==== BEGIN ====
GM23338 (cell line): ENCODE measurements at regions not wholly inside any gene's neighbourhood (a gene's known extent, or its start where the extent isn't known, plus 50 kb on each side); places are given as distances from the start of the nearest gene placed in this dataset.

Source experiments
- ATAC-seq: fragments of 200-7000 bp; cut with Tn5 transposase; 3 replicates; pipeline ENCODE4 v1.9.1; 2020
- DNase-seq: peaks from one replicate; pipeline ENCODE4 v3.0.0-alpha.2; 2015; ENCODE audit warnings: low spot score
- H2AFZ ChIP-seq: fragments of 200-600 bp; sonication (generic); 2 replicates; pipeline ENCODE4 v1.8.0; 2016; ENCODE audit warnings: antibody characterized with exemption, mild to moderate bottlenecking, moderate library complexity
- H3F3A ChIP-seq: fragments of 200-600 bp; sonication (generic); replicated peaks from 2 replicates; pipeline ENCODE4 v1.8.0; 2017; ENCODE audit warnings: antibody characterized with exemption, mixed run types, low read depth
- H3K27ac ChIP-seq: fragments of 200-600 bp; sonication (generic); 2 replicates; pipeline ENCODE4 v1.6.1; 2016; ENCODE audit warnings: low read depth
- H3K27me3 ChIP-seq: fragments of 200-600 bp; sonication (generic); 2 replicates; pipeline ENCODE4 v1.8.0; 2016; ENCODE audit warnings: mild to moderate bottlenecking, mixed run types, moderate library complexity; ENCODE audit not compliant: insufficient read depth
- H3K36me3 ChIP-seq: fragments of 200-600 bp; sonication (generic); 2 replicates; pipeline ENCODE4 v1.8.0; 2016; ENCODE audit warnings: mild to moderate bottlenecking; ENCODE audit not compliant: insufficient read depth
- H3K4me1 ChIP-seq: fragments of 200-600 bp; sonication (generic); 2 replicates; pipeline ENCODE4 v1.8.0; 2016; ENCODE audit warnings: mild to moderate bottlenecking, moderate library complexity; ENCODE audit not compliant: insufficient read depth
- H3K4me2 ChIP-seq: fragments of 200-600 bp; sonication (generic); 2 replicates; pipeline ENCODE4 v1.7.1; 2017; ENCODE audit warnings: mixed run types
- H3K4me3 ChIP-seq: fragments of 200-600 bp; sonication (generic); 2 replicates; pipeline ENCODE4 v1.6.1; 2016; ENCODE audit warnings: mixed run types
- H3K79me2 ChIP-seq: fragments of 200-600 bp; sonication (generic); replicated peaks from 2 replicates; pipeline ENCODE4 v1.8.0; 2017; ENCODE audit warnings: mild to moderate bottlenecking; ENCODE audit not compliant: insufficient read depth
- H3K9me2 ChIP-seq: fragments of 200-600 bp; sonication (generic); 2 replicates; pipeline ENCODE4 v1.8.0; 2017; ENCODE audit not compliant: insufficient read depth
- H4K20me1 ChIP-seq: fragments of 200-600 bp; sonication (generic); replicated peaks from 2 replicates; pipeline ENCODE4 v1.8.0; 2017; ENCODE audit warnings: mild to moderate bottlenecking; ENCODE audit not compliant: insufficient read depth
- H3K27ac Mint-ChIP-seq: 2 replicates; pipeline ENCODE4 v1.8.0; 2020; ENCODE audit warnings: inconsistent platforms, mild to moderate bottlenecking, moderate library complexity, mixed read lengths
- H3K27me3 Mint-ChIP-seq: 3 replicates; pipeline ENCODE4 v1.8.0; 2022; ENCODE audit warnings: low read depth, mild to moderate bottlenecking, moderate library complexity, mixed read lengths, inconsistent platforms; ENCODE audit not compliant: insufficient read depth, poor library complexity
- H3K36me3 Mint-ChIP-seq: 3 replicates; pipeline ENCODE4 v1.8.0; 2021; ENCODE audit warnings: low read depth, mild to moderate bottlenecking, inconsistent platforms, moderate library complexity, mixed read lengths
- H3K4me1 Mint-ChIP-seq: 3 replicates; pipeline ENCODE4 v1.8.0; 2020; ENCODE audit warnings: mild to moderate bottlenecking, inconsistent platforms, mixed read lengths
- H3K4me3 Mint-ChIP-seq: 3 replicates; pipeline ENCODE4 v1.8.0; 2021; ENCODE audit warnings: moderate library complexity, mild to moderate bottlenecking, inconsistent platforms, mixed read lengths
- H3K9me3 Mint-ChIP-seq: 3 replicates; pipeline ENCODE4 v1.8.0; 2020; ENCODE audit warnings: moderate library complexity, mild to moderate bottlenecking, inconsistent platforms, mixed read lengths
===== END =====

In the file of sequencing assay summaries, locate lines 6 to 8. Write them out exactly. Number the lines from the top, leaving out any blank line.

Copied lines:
- H3F3A ChIP-seq: fragments of 200-600 bp; sonication (generic); replicated peaks from 2 replicates; pipeline ENCODE4 v1.8.0; 2017; ENCODE audit warnings: antibody characterized with exemption, mixed run types, low read depth
- H3K27ac ChIP-seq: fragments of 200-600 bp; sonication (generic); 2 replicates; pipeline ENCODE4 v1.6.1; 2016; ENCODE audit warnings: low read depth
- H3K27me3 ChIP-seq: fragments of 200-600 bp; sonication (generic); 2 replicates; pipeline ENCODE4 v1.8.0; 2016; ENCODE audit warnings: mild to moderate bottlenecking, mixed run types, moderate library complexity; ENCODE audit not compliant: insufficient read depth